One thought on the map - I'd recommend easing the heightmap variation on the rivers a little. At the moment they look like they're running through chasms. The darkest shdows should be cast by your mountains, and the lightest shadows by things that are almost flat - like rivers.
I love the gradiated heightmap colours. I really should work through that tutorial to see how it works properly. Thanks a lot for taking the time to write up a tutorial on it!
No matter how good you are at designing, you're always going to tend to fall back on a set of layouts for combat encounters. There are a couple of map libraries that you can check out, but I'd recommend the Wizards Map a Week archive from the 3.5 days. It's a treasure trove of maps.
Not all are high resolution, and not all are available without tags, but they do all have different encounter layouts, and you get to pick the brains of other designers for your combat encounters.
For designing your own encounter areas, think of how you want the combat to flow, and then design the area around that. So, if you want it to be an ambush, then you're going to need cover and an area that restricts player movement. Traditional areas are gullys and cuttings with the ambushers on the ridge and the PCs in the gully. A rock fall can block their forward and backward movement. If your players are good at spotting ambush terrain, then reward them. They should be able to sneak around their ambushers and catch them out. Then you have a fun combat on the cliff top beside the gully!
If you have a combat with an opponent that's vulnerable in melee, give them terrain to protect them - like a stream, a fallen tree, a cliff, difficult terrain, or a river of lava. That switches things up from just placing them behind two mindless brutes with lots of hit points.
Think about how the terrain can be dynamic. Have treacherous ground that can be set to slide by dislodging a boulder, piles of barrels that - if struck just right - will collapse on a hapless foe, pools of oil that force acrobatics checks and make PCs flat footed for enemy rogues to sneak attack. Then make sure that your enemies make use of the terrain - particularly if it's their home environment. As soon as players see enemies using terrain agains them, they'll start using the terrain to their advantage too. Higher ground, slippery areas, movement hampering difficult terrain - it can all be just as effective as a wall if ice spell, if used correctly. With more dynamic terrain, you'll get more dynamic combat environments.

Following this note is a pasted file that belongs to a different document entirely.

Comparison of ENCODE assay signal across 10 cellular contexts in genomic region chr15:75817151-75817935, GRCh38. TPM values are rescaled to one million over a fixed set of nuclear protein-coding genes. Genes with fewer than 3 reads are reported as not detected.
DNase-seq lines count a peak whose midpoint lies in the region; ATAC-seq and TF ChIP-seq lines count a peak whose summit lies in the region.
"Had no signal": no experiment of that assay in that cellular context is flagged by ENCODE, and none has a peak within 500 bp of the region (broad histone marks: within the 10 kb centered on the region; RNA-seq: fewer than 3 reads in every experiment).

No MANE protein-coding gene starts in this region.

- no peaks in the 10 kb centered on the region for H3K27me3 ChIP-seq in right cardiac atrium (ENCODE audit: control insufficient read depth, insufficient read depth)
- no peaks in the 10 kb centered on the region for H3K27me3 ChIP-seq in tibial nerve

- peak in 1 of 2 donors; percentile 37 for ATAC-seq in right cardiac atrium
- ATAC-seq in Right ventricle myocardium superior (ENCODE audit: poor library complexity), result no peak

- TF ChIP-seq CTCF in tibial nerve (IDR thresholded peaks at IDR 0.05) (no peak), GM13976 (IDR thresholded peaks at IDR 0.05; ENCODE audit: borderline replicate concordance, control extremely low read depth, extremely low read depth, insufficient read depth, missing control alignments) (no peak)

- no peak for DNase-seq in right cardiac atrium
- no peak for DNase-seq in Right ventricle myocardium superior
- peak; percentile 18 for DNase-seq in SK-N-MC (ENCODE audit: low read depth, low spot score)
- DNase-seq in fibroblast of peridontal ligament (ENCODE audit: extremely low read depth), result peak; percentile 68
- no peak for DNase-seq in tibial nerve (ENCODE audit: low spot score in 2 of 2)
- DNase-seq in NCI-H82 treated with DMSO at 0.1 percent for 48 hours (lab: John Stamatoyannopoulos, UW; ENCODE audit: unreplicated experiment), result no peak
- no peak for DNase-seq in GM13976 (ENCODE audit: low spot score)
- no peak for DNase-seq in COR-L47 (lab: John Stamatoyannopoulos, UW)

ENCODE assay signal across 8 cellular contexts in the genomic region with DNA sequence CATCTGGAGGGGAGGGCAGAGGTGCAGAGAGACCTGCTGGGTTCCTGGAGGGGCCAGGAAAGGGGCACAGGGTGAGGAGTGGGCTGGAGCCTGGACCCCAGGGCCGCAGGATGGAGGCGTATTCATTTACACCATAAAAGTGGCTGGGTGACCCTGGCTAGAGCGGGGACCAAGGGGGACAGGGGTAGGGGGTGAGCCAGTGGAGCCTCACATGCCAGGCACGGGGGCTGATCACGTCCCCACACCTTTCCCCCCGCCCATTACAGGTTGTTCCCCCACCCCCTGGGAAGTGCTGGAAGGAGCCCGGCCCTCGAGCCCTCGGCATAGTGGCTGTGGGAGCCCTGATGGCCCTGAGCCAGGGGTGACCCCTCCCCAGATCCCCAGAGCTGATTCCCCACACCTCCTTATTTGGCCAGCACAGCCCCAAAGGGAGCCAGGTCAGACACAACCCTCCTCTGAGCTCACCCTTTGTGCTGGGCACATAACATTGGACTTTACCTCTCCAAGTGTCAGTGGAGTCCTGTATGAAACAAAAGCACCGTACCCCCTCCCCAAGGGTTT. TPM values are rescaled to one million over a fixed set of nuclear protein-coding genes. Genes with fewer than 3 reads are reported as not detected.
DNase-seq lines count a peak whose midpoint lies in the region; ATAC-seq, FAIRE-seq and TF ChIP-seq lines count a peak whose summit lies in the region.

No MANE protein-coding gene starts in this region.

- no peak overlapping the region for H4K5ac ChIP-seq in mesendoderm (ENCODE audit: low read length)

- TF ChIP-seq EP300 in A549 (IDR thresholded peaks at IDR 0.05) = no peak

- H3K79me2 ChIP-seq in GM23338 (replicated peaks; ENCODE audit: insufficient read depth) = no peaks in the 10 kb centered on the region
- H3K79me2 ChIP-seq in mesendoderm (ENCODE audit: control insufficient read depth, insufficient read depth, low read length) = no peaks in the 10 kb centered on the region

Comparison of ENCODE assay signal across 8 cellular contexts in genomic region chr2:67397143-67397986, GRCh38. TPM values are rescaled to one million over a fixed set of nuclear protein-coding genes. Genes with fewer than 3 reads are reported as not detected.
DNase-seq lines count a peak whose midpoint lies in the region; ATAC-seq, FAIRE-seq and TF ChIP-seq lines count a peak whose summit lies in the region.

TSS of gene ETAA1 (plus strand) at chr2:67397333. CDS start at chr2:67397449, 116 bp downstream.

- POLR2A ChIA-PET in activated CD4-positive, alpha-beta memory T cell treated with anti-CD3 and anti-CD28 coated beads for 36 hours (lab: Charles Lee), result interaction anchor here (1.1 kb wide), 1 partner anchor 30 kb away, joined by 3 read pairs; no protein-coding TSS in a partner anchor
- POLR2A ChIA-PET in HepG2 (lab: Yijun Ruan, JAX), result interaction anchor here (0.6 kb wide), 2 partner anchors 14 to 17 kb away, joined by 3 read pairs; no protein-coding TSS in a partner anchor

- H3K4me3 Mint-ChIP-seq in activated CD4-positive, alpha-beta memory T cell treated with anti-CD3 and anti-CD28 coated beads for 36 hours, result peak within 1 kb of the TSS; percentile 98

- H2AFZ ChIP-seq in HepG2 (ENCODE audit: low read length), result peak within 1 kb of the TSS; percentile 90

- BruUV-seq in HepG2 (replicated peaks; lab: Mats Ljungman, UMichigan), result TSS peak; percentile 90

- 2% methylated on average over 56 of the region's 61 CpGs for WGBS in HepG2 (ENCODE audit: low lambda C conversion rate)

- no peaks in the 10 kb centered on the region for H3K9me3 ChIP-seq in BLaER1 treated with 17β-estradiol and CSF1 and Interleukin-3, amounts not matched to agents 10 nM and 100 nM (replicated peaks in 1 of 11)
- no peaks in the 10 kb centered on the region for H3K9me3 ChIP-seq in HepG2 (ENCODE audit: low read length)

My guess would be to do this as a two step process. Use a black and white gradient map to select the band of the height map that you want to represent with the texture - one gradient for each type of terrain. Then create 5 or 6 images that have the different terain areas in white and the otehr areas in black. This can be used as a mask over the texture to make sure that the texture only hits those areas of the height map that are the correct height.
That's a rough guess, but I'd have to walk through it to see if it's possible in practice. However I am pretty sure that photoshop won't take gradients of texture maps (sadly). On the other hand, I'm really not the best person to ask about 3D techniques as I've only scratched the surface on 3D work in photoshop, and definitely not used it to produce anything for publication yet.
@Aberzombie - Any software that allows you to collate pngs into a single document will allow you to create a map - and powerpoint actually does that surprisingly well. I know I used to crate posters (not for mapping) using powerpoint. However powerpoint suffers when you have lots of objects, and (I think) lacks the means to group sets of items easily to show/hide. That might not be the case as I've not used it for a while.